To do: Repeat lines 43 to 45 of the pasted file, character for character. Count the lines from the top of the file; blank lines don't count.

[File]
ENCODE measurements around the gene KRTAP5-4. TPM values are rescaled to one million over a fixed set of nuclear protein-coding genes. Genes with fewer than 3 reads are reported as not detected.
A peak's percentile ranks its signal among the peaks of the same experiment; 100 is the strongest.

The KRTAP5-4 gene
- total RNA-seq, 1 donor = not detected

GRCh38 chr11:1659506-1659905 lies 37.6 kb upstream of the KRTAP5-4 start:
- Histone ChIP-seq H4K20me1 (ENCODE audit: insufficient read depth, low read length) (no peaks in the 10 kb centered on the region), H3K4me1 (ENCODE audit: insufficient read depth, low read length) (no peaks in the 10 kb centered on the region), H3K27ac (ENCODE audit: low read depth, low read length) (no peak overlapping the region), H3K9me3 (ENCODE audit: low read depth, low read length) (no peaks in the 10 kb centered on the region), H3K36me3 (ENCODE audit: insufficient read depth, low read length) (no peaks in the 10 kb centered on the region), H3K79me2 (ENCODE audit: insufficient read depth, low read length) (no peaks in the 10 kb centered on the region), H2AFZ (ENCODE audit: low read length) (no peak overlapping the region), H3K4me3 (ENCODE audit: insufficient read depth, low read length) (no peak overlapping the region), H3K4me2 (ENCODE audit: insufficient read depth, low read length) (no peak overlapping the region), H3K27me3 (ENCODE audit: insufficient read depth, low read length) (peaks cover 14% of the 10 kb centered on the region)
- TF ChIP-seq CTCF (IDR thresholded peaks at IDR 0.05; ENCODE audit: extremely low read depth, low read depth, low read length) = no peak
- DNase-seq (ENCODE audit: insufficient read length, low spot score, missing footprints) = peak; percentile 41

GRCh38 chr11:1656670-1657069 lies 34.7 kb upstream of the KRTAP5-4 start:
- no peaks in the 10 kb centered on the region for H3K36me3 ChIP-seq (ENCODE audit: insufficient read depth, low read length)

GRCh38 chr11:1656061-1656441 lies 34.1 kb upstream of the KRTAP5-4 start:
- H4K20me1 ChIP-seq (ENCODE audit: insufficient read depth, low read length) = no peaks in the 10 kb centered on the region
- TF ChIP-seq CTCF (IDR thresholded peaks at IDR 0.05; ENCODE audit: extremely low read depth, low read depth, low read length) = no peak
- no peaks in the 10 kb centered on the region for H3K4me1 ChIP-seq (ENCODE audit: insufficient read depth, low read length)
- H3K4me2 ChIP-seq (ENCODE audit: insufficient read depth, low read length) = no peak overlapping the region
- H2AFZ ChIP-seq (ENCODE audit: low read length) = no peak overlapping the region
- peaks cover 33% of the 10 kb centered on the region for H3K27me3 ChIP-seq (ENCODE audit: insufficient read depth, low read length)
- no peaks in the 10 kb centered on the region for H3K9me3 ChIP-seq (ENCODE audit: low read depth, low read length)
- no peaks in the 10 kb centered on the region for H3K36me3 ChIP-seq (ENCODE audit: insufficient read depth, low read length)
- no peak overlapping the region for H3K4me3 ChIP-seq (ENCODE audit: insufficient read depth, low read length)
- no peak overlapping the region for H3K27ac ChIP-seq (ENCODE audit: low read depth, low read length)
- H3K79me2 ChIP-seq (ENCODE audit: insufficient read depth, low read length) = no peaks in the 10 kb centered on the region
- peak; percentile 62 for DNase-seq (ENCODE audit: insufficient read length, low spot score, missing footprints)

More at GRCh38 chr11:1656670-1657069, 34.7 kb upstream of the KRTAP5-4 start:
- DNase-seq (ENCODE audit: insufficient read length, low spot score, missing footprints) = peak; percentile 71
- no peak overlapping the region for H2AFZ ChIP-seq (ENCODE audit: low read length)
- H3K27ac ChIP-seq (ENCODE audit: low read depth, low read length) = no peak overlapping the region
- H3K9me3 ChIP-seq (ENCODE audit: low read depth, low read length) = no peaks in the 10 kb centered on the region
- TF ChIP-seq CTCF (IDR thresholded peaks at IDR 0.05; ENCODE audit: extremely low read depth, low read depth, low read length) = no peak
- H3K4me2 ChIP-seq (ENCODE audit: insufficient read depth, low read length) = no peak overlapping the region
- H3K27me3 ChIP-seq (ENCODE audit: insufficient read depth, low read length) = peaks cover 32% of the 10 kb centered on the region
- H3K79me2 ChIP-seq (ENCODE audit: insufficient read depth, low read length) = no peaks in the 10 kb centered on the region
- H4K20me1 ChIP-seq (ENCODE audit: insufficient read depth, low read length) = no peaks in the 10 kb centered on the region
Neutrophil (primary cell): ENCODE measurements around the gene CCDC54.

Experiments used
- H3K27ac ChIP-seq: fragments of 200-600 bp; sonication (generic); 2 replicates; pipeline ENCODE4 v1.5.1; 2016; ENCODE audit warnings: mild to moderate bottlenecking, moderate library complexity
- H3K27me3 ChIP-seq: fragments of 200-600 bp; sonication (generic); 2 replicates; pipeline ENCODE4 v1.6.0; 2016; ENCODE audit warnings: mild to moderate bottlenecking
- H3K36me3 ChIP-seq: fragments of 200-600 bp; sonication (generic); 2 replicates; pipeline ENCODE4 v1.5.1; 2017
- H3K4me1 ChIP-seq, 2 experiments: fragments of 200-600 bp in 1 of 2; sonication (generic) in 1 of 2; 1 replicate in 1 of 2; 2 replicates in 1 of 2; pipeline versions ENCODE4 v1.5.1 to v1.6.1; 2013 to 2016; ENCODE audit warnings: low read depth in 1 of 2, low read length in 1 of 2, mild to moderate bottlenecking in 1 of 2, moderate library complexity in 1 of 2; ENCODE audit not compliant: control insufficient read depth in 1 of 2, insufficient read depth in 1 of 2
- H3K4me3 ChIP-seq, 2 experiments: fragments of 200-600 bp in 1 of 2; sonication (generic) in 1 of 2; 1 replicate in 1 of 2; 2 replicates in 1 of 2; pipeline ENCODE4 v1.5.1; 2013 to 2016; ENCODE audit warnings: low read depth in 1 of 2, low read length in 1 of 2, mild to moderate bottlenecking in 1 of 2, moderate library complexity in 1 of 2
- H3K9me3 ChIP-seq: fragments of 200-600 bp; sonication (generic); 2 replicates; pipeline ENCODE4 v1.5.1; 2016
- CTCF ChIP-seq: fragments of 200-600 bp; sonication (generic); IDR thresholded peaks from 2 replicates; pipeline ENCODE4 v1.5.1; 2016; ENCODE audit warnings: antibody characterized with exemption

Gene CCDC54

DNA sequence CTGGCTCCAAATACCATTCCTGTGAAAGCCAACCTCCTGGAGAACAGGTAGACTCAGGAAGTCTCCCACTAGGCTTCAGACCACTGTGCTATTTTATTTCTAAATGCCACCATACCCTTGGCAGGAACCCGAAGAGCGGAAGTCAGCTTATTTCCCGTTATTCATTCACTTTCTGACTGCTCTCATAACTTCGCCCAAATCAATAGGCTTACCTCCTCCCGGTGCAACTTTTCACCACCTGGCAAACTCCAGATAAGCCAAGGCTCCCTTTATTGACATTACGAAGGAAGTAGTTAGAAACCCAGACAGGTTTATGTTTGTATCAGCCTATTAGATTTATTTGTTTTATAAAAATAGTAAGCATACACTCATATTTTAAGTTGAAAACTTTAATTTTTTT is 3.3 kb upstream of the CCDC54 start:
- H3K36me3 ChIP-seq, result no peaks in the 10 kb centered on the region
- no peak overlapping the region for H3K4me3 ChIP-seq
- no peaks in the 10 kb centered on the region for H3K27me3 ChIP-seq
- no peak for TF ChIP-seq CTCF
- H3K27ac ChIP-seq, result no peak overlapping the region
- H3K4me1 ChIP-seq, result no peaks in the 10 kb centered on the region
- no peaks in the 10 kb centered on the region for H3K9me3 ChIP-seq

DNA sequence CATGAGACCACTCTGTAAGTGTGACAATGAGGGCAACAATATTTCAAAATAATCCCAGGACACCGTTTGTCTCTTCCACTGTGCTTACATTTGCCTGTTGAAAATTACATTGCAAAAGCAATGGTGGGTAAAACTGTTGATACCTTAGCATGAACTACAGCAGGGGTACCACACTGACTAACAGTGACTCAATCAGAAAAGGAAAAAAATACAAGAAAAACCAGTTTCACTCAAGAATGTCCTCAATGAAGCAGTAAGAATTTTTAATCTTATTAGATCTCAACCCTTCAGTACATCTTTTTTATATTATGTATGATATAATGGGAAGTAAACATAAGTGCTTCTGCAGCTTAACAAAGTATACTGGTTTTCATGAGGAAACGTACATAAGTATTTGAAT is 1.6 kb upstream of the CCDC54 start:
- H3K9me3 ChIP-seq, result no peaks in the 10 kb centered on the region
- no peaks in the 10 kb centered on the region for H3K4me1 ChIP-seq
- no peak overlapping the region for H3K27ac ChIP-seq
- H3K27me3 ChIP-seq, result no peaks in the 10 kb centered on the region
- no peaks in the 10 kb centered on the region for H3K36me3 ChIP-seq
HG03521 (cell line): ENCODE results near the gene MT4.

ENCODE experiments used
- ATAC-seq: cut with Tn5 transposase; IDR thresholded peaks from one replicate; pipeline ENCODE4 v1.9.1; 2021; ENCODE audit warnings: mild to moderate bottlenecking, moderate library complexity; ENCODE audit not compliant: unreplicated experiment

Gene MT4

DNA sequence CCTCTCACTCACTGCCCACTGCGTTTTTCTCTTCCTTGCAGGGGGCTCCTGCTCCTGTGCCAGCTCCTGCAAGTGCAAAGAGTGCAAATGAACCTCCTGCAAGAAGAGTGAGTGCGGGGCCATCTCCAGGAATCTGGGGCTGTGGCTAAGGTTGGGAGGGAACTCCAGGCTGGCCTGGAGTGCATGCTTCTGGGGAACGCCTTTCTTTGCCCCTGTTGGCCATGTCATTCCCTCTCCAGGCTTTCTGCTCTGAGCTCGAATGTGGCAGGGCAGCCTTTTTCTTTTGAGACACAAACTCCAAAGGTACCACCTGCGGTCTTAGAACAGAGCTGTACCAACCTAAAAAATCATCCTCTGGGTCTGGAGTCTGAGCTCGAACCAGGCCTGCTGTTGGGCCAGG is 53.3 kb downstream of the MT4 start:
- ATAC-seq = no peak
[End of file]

Gene CCDC54

DNA sequence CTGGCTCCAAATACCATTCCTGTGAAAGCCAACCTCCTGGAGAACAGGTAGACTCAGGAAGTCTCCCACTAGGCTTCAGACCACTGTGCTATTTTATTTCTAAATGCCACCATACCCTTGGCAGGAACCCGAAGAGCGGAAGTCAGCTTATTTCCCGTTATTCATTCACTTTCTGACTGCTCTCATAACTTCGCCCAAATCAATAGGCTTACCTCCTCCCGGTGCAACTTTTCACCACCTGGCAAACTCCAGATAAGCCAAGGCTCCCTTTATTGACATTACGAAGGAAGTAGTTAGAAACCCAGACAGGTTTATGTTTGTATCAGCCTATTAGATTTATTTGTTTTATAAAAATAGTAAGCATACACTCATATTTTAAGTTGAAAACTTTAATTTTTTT is 3.3 kb upstream of the CCDC54 start:
- H3K36me3 ChIP-seq, result no peaks in the 10 kb centered on the region